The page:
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Use your Reason to find common ground with others

Over the years, I’ve discovered some commonalities to what makes people lose sight of their Reason. Can you guess what it is? 

Other. People.

Maybe it’s the fear of being judged or embarrassed. Maybe it’s the thought of losing something important, like ego, income, or status. Or perhaps one person’s Reason threatens the others. 

Start with awareness

When you first start thinking about your Reason, you may very well do the initial work on your own. But ultimately, life is about blending your Reason with other people’s Reasons. So, you can’t do the work in a vacuum long-term. 

When Reasons blend, life is easier. It can feel effortless. When Reasons don’t blend, life is just, well, harder

This usually happens when we try to impose our Reason onto other people. Maybe you’ve been in a situation where someone did something in the name of, say, kindness. And your response was: “Well, that didn’t feel very kind to me!”

Once you get clear on your Reason, the next step is to become more aware of other people’s experiences. To become more mindful and cooperative. To intentionally align your Reason with theirs. 

Stay open and curious

Because human relationships can be messy – and we all bring our baggage and Reasons into relationships – some people walk away right off the bat when they’re not aligned. I’ve seen this happen when one person is very driven by their Reason and the other person is as well. 

Sometimes, this means there’s no overlap or blending happening. Yours drive you. Mine drives me. That’s the end of it.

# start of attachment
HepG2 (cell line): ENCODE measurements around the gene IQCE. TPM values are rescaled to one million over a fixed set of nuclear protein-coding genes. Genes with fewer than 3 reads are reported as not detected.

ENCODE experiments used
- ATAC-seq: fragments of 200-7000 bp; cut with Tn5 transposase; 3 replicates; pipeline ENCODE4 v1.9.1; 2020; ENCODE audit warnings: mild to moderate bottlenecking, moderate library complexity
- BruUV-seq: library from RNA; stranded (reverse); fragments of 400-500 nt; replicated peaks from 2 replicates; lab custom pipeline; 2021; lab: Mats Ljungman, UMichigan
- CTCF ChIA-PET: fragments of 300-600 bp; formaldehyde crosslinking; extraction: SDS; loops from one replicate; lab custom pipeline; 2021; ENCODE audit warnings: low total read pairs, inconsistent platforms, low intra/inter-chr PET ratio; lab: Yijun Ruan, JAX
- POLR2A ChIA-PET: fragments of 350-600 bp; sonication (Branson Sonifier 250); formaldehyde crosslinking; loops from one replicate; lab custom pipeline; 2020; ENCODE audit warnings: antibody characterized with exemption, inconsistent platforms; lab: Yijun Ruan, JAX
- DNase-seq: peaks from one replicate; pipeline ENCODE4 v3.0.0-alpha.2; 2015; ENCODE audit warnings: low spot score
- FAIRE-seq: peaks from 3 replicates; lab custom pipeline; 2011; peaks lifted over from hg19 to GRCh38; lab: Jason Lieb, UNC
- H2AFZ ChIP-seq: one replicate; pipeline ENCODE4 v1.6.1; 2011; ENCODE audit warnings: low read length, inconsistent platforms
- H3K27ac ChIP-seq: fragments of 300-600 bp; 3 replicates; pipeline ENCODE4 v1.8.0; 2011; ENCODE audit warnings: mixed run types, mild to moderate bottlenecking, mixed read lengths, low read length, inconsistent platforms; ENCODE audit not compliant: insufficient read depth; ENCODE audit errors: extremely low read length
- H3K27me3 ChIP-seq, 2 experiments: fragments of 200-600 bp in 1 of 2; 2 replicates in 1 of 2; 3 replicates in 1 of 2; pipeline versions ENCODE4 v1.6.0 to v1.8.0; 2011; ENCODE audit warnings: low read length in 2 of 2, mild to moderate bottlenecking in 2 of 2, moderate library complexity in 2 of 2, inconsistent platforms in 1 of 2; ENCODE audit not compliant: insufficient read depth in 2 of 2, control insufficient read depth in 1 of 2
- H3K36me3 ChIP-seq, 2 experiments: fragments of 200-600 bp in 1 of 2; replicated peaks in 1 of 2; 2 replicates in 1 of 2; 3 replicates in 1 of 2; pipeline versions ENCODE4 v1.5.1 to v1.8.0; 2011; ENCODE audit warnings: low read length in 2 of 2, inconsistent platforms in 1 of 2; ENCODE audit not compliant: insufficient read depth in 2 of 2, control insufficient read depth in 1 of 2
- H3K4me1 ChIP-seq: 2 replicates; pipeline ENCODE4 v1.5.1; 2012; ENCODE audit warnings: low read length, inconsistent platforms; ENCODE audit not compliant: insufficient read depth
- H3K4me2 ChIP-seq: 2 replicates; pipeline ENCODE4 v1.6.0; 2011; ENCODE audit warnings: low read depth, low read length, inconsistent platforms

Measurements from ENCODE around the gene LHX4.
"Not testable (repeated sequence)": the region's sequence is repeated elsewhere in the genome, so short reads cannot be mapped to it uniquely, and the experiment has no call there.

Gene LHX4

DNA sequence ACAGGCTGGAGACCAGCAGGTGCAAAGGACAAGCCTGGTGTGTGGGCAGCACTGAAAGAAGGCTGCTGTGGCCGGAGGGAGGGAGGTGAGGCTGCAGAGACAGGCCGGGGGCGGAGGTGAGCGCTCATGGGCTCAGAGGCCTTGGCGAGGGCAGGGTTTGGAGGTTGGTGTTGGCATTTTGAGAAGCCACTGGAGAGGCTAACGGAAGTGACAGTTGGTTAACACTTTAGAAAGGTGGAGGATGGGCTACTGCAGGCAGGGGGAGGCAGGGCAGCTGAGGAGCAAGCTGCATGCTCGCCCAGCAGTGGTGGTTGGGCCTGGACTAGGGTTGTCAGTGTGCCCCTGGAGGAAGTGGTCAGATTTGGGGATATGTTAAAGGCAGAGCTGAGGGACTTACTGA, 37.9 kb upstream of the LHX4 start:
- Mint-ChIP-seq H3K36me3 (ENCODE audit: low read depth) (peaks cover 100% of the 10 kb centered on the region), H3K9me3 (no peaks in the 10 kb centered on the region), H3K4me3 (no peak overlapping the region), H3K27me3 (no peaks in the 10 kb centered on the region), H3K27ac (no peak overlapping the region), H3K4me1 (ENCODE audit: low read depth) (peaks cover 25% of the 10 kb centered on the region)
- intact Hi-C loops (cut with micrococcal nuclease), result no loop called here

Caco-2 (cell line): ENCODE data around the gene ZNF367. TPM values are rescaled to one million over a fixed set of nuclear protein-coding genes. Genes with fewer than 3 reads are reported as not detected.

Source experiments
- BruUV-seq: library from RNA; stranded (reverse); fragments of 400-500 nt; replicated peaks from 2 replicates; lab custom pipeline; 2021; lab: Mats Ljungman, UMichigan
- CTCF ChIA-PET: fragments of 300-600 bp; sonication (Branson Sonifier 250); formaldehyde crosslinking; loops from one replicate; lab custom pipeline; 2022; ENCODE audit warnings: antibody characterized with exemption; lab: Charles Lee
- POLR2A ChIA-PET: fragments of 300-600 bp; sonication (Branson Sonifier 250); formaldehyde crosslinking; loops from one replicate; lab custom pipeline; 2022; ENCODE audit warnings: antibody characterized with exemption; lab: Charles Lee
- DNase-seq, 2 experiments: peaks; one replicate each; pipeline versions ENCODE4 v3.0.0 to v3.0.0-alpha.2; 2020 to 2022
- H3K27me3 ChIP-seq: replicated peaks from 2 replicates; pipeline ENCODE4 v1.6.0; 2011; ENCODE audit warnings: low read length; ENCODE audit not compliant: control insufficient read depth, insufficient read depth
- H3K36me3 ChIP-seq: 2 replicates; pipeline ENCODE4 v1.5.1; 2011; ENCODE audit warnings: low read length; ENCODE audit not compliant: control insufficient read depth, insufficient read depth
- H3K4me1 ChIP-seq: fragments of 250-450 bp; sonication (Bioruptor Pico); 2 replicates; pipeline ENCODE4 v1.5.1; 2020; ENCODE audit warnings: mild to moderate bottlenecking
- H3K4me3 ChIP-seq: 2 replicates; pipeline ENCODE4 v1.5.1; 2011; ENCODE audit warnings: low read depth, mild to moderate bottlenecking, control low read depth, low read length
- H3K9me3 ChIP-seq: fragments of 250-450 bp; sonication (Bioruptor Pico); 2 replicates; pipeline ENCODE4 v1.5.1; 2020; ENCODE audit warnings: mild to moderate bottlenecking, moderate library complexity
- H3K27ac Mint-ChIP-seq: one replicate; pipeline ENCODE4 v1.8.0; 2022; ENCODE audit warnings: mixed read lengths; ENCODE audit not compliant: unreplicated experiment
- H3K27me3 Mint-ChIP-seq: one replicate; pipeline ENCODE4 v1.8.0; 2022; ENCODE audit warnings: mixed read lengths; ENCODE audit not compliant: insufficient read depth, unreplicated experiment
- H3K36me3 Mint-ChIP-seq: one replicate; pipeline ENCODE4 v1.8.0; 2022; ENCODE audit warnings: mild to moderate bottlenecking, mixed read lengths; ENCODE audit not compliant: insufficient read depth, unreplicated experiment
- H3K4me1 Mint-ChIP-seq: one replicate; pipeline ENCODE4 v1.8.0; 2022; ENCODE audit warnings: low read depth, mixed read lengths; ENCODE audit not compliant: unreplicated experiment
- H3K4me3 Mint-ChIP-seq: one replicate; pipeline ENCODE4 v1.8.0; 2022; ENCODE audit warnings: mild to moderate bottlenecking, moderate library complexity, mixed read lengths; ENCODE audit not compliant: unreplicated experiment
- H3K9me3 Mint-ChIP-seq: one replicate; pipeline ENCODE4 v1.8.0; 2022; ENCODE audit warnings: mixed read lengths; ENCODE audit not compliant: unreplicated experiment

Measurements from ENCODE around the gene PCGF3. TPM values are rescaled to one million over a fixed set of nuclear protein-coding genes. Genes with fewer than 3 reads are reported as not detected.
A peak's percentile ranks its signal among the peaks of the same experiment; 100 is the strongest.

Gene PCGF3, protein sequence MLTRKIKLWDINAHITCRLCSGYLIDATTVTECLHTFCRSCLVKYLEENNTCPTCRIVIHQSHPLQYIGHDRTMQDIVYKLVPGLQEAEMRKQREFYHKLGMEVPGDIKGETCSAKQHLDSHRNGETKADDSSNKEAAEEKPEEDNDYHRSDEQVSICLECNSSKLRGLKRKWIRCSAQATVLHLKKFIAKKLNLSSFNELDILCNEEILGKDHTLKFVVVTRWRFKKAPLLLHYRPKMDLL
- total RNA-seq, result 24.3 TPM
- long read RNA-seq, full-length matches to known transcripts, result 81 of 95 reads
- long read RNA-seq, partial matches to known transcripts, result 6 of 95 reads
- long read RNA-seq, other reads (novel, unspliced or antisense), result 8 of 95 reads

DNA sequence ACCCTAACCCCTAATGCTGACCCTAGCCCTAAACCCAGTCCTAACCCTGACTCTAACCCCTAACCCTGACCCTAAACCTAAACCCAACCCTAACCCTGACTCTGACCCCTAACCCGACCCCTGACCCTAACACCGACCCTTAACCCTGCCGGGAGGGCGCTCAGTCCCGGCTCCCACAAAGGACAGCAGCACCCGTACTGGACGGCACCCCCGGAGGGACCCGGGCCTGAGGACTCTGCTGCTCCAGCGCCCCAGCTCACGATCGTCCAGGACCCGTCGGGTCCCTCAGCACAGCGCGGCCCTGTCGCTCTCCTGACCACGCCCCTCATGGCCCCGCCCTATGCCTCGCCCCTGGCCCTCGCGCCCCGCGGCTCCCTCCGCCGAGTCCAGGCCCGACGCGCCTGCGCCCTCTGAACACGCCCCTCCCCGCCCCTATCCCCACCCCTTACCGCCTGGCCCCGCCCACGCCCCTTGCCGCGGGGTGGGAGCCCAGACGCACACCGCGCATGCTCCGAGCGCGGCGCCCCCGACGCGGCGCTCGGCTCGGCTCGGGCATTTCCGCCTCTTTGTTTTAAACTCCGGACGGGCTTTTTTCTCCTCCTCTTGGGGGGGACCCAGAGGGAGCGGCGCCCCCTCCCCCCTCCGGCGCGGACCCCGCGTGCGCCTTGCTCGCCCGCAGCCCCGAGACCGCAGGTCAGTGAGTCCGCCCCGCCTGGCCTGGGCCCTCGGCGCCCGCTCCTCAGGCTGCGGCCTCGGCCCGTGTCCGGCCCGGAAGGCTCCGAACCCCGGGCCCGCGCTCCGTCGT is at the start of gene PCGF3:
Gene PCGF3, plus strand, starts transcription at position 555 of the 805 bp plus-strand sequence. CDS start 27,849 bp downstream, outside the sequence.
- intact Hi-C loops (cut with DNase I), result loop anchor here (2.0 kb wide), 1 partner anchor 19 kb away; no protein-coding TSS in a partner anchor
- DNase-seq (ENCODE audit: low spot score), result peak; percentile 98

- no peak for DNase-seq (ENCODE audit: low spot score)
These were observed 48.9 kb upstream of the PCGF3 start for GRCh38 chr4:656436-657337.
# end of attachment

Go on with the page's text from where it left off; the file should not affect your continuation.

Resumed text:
But if you’re connected enough to your Reason and remain open and curious, you may find that just a sliver of overlap is enough to spark a connection. You can be more playful and imaginative about how you live out your Reason with others from this place, too. 

Repeat the process 

Often, as we get invited deeper and deeper into our Reason, we find more and more ways to express it. Maybe we try an approach, and it doesn’t work. No big deal, we will try something different next time. 

This is how to approach misalignment in Reason with others. As you continually learn and grow, you may hit a place in your relationships where it feels off. It’s not flowing like it used to. 

If you consider only what works for you as an individual, you’re not going to grow. And you’re going to miss out on an opportunity to gain even deeper insight into your Reason and your relationship. 

Become even better

I played a game as a kid called Othello. It’s one of those basic games that takes about 10 minutes to learn. Then, after playing the game for a while, you realize you could play it for 50 years and still never master it. There’s always an opportunity to get better. 

Similarly, some of the concepts we explore in COR workshops can, at first blush, seem relatively easy. Yet, you can return to them repeatedly, implementing what you learn at deeper and deeper levels.

Recently I taught a workshop where nearly everyone had a last-minute need to join from a different location (or, in one case, to switch locations halfway through the workshop). When I first started running workshops, that would have rattled me. 

Now, I have greater clarity on my Reason, plus I seek to understand each participant’s Reason. As such, I stayed open and curious – seeing it as an opportunity to become even better. It turns out, it was a fantastic experience and I loved it. 

Ready to try your hand at this? 

If you want to feel more connected to your inner sense of purpose and explore the role of purpose and Reason in your relationships, consider joining the next offering of DRIVEN in April 2022.

Download a fast and easy exercise that can radically deepen your understanding of your Reason.

Comments (1)

Sandi Pillsbury Gredzens

Greg Rye sent this to me at a point in my life that I really NEED to discover my REASON! I hope to discover what that truly is and to delve deeper into why my marriage is simply not working at all now!

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